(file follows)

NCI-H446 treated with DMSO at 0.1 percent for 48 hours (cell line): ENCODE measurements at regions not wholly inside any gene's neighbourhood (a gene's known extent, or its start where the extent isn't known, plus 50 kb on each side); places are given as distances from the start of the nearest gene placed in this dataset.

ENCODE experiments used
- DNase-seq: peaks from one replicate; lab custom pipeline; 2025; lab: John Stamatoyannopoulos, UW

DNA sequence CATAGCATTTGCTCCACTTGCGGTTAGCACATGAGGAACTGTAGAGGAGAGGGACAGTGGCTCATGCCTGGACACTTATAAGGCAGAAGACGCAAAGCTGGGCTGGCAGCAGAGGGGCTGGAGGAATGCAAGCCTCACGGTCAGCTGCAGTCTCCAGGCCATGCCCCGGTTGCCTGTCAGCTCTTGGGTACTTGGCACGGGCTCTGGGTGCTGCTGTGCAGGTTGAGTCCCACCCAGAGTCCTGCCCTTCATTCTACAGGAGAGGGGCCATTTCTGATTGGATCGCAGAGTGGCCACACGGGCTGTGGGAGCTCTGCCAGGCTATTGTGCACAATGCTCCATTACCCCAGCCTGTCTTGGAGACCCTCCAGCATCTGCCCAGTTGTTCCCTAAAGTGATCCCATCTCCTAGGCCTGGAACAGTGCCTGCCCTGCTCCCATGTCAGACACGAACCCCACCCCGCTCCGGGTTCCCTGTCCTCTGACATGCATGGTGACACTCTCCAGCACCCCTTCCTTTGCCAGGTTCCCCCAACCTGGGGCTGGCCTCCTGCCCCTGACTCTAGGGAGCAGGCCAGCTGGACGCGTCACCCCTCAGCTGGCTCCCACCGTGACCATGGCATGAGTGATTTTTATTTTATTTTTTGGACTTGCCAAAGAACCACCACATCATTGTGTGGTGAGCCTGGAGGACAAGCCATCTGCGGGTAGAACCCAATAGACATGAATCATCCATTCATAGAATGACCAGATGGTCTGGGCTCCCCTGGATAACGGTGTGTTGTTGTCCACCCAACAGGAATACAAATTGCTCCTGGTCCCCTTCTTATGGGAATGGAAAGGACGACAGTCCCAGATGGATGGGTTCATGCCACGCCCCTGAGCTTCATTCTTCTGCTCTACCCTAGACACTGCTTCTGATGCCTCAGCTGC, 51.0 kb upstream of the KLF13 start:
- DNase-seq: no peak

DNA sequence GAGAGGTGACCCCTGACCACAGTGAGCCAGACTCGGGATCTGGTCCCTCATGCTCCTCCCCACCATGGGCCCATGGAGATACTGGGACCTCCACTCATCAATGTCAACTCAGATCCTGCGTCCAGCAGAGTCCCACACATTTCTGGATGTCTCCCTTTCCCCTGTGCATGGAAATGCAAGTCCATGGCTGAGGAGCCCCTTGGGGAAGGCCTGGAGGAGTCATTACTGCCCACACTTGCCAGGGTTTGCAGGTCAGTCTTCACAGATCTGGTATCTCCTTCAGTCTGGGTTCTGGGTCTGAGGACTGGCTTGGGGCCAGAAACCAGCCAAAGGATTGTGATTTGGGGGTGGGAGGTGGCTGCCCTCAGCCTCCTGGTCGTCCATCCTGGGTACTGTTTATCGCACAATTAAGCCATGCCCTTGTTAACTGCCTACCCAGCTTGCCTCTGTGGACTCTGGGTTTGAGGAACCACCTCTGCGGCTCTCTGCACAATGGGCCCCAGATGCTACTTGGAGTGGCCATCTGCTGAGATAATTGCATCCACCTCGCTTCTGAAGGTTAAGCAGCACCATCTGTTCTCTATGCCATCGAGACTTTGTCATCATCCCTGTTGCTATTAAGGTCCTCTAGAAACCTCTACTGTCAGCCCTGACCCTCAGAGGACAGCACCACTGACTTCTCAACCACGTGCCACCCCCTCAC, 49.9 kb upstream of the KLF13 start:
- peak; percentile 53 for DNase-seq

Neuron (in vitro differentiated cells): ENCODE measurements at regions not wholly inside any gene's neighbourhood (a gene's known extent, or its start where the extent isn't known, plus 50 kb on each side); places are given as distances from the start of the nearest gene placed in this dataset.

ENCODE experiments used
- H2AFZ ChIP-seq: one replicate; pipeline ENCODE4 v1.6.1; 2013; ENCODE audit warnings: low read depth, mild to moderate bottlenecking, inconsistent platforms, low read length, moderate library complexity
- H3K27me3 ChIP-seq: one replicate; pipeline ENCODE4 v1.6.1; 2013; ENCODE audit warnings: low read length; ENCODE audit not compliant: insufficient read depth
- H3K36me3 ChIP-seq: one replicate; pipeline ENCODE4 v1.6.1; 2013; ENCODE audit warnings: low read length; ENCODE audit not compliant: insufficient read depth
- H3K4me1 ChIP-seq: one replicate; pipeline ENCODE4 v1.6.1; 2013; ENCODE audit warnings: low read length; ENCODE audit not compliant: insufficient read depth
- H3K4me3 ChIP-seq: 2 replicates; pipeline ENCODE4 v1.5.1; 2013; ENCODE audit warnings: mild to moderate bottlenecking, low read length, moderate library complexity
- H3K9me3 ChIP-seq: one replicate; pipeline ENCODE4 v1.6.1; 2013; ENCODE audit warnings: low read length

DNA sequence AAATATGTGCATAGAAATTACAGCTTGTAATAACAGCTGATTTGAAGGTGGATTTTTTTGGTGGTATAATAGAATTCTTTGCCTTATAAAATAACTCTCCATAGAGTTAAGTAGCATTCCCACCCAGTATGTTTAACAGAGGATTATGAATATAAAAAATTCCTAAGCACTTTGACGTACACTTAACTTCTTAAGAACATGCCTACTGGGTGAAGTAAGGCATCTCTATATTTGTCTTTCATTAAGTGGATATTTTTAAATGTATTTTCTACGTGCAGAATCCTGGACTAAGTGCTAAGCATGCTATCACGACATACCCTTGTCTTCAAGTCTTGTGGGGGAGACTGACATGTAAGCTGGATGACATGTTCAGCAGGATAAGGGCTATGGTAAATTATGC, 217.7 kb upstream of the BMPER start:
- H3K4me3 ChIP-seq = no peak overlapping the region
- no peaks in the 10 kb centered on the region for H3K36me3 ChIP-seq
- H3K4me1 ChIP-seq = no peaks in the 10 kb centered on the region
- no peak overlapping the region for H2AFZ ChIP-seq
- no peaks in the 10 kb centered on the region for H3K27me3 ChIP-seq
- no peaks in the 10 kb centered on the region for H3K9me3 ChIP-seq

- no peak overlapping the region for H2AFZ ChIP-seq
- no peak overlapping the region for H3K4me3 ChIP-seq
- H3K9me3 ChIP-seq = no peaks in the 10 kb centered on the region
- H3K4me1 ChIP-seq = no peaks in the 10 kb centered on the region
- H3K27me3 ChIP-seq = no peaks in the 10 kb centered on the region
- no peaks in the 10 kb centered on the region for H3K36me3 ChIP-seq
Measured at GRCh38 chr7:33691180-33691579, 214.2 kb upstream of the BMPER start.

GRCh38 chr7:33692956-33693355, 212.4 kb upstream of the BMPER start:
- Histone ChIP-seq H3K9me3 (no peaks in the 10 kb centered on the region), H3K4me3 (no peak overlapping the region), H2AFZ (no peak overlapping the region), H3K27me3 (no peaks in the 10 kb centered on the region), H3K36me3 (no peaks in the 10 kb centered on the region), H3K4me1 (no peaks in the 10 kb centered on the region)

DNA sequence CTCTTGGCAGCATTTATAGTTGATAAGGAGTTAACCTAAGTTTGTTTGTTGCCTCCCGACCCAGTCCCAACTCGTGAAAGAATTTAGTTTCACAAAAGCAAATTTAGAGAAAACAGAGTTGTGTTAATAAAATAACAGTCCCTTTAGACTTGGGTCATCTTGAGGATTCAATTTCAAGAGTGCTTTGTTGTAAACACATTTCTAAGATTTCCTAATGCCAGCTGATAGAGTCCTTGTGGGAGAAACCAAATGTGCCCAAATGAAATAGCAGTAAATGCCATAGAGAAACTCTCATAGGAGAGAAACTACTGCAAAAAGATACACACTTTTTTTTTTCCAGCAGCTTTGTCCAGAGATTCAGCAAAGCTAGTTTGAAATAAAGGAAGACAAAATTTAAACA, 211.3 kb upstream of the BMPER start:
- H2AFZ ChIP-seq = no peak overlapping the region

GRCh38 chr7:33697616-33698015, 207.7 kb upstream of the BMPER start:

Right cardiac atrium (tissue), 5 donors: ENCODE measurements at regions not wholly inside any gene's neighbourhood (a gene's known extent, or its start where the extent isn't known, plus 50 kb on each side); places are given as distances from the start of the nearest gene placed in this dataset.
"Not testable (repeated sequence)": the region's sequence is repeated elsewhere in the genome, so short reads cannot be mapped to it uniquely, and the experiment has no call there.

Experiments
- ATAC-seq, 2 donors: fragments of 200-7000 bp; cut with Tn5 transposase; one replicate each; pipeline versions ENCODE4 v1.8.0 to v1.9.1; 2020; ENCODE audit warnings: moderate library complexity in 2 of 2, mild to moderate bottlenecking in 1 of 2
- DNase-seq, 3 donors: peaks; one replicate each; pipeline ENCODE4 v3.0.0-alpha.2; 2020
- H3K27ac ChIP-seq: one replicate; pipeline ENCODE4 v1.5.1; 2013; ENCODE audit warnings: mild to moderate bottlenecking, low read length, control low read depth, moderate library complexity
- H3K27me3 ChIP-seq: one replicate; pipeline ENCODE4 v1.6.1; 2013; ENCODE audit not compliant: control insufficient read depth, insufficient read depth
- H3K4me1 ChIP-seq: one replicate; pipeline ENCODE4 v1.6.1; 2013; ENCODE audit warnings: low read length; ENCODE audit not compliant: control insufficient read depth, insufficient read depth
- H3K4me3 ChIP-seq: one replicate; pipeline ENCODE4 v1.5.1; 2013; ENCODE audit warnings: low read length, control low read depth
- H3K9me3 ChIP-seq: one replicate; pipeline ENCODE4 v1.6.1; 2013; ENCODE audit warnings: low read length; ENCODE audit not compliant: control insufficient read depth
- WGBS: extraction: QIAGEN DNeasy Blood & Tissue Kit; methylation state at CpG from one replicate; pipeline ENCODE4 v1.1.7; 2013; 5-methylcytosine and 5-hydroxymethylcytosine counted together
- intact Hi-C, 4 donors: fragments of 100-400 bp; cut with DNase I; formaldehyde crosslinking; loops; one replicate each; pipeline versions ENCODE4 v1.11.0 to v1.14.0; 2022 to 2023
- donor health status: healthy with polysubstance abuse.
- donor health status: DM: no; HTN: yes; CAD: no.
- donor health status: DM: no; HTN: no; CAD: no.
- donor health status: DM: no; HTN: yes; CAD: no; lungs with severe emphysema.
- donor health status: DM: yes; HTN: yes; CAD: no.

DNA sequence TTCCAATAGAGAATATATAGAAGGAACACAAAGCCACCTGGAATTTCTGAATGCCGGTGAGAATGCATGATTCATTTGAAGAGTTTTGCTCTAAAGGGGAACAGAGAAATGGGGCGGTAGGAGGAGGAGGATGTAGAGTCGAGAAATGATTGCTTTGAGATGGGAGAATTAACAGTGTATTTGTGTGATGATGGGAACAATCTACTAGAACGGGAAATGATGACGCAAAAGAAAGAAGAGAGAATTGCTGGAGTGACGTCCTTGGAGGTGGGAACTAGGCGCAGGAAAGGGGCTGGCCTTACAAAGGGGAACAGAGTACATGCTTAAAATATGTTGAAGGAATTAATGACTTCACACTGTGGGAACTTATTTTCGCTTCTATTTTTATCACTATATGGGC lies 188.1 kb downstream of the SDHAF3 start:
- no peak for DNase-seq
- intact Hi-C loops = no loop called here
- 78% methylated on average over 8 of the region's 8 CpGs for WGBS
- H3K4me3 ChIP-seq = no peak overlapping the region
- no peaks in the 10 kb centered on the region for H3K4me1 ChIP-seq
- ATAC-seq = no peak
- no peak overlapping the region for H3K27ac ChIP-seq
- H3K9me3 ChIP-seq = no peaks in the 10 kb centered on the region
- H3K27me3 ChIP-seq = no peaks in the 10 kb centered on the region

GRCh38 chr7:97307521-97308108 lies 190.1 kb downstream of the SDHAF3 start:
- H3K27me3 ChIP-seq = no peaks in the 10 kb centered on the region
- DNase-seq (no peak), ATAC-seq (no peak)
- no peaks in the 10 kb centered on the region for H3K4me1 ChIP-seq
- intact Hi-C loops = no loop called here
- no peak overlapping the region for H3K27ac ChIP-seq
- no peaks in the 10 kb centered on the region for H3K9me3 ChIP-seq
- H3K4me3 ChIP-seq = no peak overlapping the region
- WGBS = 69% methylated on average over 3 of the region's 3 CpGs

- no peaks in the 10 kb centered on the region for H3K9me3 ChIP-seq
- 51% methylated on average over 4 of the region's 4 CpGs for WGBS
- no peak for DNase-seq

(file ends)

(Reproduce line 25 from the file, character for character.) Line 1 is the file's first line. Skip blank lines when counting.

- H3K9me3 ChIP-seq = no peaks in the 10 kb centered on the region